Published in RINewsToday on February 21, 2022
As Rhode Island and states throughout the country loosen COVID-19 mask restrictions with the number of new coronavirus cases dropping by more than 75% since the highs in mid-January, and hospital admissions and death rates declining, AARP Rhode Island warns that now is the time to take steps to protect nursing facility residents from future COVID-19 surges in the state’s nursing facilities.
In a statement released on Feb. 18, 2022, AARP Rhode Island, the state’s largest aging advocacy group for seniors, says that their “AARP’s Nursing Home COVID-19 Dashboard”, covering the four-week period ending January 23rd “paints a grim picture of the devastation caused by the surge of the Omicron variant in America’s nursing homes and underscores the need for booster shots to protect both residents and staff.”
A snapshot of COVID-19’s impact in nursing facilities
AARP Rhode Island’s statement notes that facility staff cases were more than 11 times as high nationwide as in last month’s Dashboard (covering the four weeks ending December 19), with resident cases nationwide more than eight times as high.
“Here in Rhode Island, staff cases increased nearly tenfold from the rate of 2.96 per 100 residents in December to 24.5 during the same time period in January. Resident cases spiked from a rate of 2.6 to 15.8. Nursing home resident deaths from COVID-19 increased from 0.18 per 100 residents in December to 0.30 in January,” says AARP Rhode Island.
AARP’s Nursing Home COVID-19 Dashboard also shows that as of January 23, 72% of nursing home residents in Rhode Island were fully vaccinated with a booster dose, an increase from mid-December’s 61.8%. Meanwhile, 35.6% of direct care staff had received a booster, an increase from 24.8% in mid-December.
“We know boosters save lives; we know they help prevent infections and severe illness,” said Catherine Taylor, State Director of AARP Rhode Island, which serves more than 130,000 members aged 50 and older in the Ocean State. “Even though the worst of the Omicron surge is hopefully behind us, the pandemic isn’t over. The delivery of booster doses to nursing home residents and staff must remain a high priority as these residents are among the most vulnerable to COVID-19 and its variants.,” she says, noting that the number of facilities in Rhode Island reporting a shortage of nurses or aides has also increased from 32.9% to 52.1%. in the four weeks ending January 23.
“The last two years have highlighted the chronic, ongoing issues that have long plagued nursing homes—such as the shortage of direct care workers, which is now a crisis; low pay that drives workers to take second and third jobs in multiple facilities; and shared rooms and bathrooms (for residents in facilities) – and that are chief contributors to poor infection control,” said Taylor.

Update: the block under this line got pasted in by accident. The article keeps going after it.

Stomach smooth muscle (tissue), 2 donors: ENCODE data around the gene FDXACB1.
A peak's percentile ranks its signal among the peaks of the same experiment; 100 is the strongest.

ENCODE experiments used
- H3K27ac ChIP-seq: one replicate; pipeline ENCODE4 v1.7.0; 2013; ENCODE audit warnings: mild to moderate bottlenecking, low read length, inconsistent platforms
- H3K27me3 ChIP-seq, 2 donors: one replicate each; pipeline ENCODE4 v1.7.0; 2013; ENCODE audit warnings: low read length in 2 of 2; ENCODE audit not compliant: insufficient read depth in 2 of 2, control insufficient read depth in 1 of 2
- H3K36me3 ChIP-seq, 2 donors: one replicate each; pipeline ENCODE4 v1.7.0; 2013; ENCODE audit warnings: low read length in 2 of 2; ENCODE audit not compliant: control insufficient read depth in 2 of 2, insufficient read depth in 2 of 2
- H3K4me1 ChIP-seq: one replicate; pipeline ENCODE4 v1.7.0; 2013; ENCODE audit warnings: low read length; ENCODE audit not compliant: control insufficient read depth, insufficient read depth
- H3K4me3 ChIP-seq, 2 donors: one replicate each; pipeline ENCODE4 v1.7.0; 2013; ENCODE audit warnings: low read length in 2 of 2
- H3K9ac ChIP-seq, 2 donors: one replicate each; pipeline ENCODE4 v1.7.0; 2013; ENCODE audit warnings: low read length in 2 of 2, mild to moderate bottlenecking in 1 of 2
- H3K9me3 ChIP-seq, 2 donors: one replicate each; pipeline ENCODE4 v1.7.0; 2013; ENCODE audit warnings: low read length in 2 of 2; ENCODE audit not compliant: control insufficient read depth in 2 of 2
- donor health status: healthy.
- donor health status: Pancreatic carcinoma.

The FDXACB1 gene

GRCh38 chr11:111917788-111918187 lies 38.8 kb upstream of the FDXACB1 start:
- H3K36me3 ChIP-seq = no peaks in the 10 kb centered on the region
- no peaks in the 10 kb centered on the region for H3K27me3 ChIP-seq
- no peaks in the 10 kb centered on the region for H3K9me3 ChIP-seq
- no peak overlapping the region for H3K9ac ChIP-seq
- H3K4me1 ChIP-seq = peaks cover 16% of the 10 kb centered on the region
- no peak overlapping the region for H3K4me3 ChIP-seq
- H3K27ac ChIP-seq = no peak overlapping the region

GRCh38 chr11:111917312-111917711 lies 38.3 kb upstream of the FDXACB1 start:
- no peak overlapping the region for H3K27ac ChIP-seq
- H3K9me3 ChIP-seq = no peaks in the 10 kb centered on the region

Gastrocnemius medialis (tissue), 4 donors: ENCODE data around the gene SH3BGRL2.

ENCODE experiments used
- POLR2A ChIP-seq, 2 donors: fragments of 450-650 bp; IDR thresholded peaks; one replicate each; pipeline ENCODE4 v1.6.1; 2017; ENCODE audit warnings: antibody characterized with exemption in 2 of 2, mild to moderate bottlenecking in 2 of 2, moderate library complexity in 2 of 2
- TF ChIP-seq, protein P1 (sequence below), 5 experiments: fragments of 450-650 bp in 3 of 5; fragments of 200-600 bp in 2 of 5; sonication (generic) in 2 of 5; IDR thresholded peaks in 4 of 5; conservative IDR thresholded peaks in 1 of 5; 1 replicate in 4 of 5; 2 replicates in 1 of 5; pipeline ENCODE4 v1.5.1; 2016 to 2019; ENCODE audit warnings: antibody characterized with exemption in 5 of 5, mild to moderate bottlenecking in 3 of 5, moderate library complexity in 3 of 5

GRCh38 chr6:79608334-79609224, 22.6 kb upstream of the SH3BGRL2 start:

John E. Gage, MBA, NHA, President & CEO, Rhode Island Health Care Association, says “AARP Rhode Island’s story is based mostly on national numbers, and RI’s situation is actually quite good” and its data recognizes the achievements of the state’s facilities as deserved.
Nursing facilities continue to follow strict Covid-19 guidance provided by Rhode Island Department of Health (RIDOH) following CDC Guidance, says Gage, noting that residents and staff are among the highest vaccinated and boosted in the nation which has helped limit the impact of the latest Omicron surge.
“Numbers are dropping as quickly as they spiked, and we are hoping for a return of greater “normalcy” as we enter the Spring,” adds Gage as staff continue to utilize full PPE when providing care to residents, and masks are used at all times in nursing homes. They also continue to follow quarantine and isolation guidance for residents and staff as provided by the RIDOH – this guidance is updated frequently”, he says.
“Staff left early on in the pandemic because of fear of Covid. Remaining staff worked tirelessly throughout the first wave of the pandemic without vaccines and without the availability of sufficient PPE,” recalls Gage, stressing that “they are true heroes, but they are burned out, and many have chosen to leave for higher wages or less stress.”
“Those who remain are working overtime – picking up shifts to help cover for the 20% vacancy rates in RI facilities,” he says, adding that facilities are paying higher wages, overtime, and bonuses to their existing staff, and they are forced to use temporary nurse staffing agencies at 4 times the pre-pandemic level.
The pandemic and RI’s staffing crisis
Now, in the midst of this crisis, facilities are expected to comply with the minimum staffing mandate passed during last year’s legislative session, says Gage, warning that it is impossible for the state’s 77 facilities to comply with the mandated staffing levels. “There are not enough willing applicants, Rhode Island Medicaid reimbursement does not allow facilities to make meaningful pay rate increases, and the staffing mandate is woefully underfunded,” he charges. In fact, when fully implemented, the unfunded mandate that is the minimum staffing statute will result in a $47 million/year reimbursement shortfall – that on top of the $50 million/year in pre-existing underfunding,” he says.